Wolf says the general knee-jerk reaction to eminent domain is negative because of past abuses and the fact that it has targeted communities of color and poor areas, particularly the use of it in federal highway construction. Some people might see the public benefit of keeping a sports team in the city and using eminent domain to build facilities, while others may not.

"But it's also been used in positive ways," he says. "A lot of people opposed to eminent domain, who think it's antithetical to a free society, I don't think are aware that public utilities, gas and oil pipelines all use it."

Back when Orlando was making national headlines for using eminent domain to seize the Faith Deliverance Temple at 625 W. Church St., it also used the power of eminent domain on the two properties on either side of the church. The city had bought large swaths of property along West Central Boulevard, but some owners on West Church Street refused to budge.

The larger property, known as Parcel 101 and valued at $2.93 million, had a warehouse sitting on the parcel and was owned by Northbrook Properties Inc. Parcel 102, the smaller property valued at $314,400, belonged to Ha Vong and at one point had a Chinese restaurant. After failed negotiations with Northbrook and Vong, the city used eminent domain, arguing that the city-owned stadium would be leased to the Lions and provides the public "a unique forum for sports, recreational, educational and entertainment activities," according to Orange County court documents.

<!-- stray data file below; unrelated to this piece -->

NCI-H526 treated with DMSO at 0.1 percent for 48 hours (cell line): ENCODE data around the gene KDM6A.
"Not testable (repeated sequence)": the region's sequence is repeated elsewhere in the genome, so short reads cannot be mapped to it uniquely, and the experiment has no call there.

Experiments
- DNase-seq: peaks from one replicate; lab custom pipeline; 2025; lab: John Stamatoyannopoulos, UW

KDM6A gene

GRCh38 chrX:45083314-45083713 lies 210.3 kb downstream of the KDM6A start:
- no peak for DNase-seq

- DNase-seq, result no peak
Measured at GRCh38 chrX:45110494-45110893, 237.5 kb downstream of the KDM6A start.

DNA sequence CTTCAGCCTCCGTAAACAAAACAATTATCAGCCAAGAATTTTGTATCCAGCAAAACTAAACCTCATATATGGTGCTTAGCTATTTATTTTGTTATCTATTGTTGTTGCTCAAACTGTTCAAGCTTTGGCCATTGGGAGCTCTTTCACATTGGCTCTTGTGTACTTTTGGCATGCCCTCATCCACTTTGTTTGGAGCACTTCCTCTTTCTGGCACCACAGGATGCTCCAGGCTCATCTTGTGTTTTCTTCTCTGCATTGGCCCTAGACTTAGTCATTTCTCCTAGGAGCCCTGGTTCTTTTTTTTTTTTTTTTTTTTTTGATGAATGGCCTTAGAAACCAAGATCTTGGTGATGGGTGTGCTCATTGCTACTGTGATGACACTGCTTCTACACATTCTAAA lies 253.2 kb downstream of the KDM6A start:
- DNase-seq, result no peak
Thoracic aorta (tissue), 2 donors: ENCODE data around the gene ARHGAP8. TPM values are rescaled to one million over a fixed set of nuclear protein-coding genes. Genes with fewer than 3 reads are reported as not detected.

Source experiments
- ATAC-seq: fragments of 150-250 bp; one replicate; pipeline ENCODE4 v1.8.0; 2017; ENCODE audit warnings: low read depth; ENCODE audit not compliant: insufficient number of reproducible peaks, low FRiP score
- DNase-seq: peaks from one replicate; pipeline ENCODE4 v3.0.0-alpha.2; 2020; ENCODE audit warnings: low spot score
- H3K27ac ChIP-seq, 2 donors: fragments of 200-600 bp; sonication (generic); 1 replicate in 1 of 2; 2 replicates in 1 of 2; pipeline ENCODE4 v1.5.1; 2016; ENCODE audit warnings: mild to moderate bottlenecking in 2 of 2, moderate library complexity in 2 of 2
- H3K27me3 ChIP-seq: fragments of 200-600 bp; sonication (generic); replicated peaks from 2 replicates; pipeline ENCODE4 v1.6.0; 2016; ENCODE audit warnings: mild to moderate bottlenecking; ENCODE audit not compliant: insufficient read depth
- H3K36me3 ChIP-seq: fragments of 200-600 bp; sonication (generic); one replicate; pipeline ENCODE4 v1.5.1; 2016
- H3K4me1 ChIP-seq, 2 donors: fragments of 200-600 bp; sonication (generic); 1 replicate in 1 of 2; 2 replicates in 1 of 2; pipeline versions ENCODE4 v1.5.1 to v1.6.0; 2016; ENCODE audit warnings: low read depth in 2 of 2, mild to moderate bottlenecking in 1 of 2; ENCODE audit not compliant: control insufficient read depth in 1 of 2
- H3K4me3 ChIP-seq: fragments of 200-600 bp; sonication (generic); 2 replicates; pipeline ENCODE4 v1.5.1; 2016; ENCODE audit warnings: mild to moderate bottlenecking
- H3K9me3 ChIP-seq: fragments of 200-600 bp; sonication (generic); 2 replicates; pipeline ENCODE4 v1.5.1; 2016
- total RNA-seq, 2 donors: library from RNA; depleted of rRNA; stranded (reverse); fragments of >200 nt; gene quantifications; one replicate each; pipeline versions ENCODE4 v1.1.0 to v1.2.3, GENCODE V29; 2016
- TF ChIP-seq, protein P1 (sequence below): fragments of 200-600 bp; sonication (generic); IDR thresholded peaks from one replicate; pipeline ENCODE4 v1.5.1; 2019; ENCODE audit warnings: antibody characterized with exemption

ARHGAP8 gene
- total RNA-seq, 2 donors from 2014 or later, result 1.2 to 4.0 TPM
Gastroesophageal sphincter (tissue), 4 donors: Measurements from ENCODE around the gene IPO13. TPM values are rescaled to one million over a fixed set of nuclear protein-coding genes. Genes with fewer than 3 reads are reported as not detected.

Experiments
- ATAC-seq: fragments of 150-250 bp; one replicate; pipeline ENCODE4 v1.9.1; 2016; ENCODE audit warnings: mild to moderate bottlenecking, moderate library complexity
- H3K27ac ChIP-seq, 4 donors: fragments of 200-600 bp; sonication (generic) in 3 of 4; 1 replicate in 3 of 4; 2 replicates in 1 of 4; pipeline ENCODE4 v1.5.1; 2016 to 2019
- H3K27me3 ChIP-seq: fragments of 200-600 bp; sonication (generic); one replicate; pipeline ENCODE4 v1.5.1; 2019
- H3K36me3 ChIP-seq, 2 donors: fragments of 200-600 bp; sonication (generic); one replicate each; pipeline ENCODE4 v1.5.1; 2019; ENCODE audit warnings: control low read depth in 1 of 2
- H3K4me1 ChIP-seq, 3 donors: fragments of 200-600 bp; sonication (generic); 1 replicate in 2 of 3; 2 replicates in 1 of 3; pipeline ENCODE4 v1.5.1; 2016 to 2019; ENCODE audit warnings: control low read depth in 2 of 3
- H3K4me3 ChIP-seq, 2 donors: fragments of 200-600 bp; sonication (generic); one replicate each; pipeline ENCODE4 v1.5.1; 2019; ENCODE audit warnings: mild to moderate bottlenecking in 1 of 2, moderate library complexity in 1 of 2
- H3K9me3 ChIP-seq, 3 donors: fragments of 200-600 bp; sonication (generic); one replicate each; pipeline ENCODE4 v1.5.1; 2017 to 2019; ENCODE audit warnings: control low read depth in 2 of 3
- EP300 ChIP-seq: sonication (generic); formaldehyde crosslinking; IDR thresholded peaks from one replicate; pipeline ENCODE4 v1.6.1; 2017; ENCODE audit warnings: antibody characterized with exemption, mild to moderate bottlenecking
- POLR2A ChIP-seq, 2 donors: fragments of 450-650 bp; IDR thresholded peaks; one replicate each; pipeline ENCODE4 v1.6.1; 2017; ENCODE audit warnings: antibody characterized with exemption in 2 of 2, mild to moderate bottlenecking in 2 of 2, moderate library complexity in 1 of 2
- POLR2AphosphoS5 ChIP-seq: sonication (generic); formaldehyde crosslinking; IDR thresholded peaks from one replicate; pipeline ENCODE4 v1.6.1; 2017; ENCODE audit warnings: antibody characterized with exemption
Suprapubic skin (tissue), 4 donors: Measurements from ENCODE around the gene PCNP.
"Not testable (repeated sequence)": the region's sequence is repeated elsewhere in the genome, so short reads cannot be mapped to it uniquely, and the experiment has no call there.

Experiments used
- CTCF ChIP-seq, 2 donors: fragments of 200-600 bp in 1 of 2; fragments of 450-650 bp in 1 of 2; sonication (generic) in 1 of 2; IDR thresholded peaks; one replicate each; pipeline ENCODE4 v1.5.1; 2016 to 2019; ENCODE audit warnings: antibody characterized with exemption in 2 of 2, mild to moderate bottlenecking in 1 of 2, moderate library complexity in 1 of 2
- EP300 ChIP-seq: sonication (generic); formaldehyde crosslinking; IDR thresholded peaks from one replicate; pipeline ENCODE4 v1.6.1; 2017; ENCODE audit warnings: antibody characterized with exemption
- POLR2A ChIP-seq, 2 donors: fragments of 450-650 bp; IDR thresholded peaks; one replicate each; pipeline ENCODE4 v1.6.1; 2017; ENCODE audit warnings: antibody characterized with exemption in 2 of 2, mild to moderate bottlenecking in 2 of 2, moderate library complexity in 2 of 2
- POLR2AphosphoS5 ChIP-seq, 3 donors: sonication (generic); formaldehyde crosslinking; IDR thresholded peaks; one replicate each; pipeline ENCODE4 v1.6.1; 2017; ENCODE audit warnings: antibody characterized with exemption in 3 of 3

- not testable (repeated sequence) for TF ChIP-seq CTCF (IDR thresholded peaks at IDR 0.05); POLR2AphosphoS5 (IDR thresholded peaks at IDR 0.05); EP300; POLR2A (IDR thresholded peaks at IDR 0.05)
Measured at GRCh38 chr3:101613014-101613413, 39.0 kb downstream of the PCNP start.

A judge agreed and allowed the city to take parcels in January 2014, but after funding for the stadium was delayed by the Florida Legislature, Orlando City Soccer Club owners decided last May to privately finance the construction of the stadium, meaning they would own and operate it. The city and Northbrook agreed to vacate the eminent-domain order, and in July 2015, Parcel 101 was sold to the soccer club for $6 million.

In her lawsuit, Gelzer argues the city had to wait 10 years before it sold all the property it had acquired to the soccer club because Parcel 101 and 102 were acquired through eminent domain. City spokesperson Cassandra Lafser says the land city commissioners agreed to sell to the soccer club didn't include those two parcels, and therefore the statute Gelzer cites is inapplicable.

Stumpy Harris, an Orlando lawyer who specializes in eminent domain, says in a hypothetical situation, the previous owner of a condemned and seized property could have standing to sue if the city sold the property directly to a private developer or if the city purchased the property under the threat of condemnation and then sold it to a developer.

In response to the city's comments, Gelzer says the city is trying to discredit her and redirect from the larger picture.

"I speak for a lot of people who feel like they don't have a voice," she says. "They have a double standard when it comes to citizens in Parramore. ... You think you can give a community a couple of soccer balls and we're supposed to be happy. Why do they get to break the law?"

Lafser says the city was finally served Gelzer's lawsuit on Wednesday and their legal department has begun preparing a response.